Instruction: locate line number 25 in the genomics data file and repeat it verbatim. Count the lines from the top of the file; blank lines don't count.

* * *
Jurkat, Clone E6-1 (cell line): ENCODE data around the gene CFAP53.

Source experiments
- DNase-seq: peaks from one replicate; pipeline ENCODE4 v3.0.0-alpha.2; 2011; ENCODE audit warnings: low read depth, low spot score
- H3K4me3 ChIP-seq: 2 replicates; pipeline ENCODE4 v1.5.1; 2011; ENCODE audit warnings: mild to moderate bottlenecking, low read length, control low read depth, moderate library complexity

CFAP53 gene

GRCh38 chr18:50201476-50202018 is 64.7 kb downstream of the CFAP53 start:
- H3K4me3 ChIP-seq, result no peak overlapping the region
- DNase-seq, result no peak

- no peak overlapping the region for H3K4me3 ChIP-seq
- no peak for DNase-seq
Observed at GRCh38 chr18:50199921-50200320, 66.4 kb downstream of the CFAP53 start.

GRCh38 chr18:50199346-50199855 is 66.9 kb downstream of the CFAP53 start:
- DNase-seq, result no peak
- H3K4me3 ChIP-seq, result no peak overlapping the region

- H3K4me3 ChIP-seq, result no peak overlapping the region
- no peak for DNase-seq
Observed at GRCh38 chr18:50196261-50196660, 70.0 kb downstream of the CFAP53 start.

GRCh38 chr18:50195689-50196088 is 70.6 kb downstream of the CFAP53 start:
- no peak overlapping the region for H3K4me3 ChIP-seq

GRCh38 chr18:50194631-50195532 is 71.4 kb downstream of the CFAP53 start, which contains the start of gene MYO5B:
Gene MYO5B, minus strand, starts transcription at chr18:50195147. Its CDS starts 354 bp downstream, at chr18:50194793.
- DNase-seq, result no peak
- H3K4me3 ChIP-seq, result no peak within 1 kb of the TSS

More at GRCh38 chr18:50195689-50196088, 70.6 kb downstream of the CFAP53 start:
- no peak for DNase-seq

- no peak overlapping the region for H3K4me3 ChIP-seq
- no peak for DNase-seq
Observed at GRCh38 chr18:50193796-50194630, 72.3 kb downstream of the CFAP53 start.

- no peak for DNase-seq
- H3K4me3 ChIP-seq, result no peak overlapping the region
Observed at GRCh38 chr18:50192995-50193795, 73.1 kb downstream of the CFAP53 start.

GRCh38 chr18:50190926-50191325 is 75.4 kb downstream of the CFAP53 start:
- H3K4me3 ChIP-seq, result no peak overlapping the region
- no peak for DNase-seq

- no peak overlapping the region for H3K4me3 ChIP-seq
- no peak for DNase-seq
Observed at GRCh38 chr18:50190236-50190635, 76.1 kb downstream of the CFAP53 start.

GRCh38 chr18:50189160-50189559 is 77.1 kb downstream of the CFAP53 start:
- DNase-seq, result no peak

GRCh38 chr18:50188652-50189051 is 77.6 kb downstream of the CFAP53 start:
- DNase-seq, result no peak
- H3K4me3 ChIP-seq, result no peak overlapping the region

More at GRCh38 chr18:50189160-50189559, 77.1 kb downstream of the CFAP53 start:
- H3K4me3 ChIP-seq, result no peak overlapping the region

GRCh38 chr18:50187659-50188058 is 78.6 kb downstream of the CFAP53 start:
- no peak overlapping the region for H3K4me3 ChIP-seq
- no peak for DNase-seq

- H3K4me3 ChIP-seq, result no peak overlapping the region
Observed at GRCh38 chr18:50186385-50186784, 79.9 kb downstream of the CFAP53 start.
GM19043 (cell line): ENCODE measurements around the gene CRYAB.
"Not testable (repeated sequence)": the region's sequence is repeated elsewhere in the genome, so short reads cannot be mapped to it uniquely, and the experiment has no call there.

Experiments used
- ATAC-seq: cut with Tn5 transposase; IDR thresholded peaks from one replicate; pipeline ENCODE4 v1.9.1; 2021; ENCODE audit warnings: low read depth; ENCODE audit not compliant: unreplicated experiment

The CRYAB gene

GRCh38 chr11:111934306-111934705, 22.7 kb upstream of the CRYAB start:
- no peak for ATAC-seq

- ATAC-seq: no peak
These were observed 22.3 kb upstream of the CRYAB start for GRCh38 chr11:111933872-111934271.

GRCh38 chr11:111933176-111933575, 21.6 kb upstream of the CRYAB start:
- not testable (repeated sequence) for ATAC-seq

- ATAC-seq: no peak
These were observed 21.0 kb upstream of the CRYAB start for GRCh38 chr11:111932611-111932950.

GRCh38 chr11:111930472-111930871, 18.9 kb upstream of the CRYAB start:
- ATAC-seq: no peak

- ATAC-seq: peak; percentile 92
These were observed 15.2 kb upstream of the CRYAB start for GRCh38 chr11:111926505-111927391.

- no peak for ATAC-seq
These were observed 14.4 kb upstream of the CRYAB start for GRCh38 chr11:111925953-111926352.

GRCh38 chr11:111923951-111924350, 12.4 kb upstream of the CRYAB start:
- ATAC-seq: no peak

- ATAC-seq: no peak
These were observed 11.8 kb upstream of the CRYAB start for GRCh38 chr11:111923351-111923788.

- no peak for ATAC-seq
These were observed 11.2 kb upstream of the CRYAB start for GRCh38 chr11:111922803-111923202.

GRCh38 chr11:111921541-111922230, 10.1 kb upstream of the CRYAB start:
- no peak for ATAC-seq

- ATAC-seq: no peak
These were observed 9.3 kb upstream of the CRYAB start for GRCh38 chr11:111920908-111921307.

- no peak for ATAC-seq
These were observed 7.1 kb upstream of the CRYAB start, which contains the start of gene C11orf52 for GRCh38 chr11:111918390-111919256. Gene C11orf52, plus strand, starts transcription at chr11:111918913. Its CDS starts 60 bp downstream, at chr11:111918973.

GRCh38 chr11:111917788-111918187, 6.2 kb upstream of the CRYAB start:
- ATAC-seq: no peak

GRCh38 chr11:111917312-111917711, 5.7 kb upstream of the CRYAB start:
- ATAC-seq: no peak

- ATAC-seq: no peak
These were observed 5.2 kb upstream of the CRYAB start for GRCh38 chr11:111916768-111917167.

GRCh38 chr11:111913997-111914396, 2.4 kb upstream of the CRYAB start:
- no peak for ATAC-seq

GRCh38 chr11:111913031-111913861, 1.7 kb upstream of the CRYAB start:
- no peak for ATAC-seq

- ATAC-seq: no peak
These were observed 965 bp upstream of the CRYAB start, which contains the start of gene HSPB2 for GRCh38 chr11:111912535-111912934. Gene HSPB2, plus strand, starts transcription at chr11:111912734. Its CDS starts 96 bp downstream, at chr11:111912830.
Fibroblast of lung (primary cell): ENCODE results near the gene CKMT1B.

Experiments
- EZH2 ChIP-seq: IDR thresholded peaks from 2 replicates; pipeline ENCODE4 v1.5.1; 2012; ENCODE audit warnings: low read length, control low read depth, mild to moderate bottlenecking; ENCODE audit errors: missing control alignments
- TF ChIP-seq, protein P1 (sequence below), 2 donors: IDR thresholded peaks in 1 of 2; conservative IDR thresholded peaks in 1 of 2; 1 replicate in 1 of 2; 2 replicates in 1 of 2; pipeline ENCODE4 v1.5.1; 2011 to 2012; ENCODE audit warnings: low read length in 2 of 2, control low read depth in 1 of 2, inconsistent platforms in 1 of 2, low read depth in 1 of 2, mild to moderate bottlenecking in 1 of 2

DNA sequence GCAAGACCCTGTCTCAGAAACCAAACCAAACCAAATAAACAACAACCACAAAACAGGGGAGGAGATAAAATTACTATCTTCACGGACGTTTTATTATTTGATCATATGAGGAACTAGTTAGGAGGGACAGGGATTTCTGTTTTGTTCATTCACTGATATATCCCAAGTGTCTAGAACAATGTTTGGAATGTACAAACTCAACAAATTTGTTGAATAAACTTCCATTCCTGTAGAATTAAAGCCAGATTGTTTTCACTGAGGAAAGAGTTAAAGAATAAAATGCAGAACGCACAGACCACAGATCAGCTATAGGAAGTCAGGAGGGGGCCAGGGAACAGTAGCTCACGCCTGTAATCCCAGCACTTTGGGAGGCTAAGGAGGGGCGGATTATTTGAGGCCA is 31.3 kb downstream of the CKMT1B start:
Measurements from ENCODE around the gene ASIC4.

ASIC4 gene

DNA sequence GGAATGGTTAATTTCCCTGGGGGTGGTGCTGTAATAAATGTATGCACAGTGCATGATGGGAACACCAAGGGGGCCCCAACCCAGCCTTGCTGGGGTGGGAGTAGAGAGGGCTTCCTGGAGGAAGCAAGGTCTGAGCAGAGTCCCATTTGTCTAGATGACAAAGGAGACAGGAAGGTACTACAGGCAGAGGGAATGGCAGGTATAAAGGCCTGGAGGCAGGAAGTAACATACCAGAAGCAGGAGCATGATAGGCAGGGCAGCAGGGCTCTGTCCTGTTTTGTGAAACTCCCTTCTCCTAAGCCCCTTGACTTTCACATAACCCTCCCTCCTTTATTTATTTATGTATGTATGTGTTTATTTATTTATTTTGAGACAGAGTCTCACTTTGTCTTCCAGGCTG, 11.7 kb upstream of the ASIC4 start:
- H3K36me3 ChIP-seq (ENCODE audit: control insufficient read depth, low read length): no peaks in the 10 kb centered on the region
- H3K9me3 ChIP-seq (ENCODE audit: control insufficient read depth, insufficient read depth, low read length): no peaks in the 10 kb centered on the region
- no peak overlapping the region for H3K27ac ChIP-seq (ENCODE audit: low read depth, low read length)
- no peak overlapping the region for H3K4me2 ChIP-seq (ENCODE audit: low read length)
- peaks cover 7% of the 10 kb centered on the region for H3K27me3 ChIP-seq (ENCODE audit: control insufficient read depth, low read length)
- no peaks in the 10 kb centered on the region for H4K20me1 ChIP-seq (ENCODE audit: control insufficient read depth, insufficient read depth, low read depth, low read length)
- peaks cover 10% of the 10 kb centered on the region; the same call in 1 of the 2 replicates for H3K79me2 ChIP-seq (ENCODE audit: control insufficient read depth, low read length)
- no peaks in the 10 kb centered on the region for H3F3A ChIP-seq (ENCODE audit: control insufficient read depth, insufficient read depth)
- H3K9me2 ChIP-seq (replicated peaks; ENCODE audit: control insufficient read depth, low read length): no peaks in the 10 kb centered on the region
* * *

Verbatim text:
- no peak for DNase-seq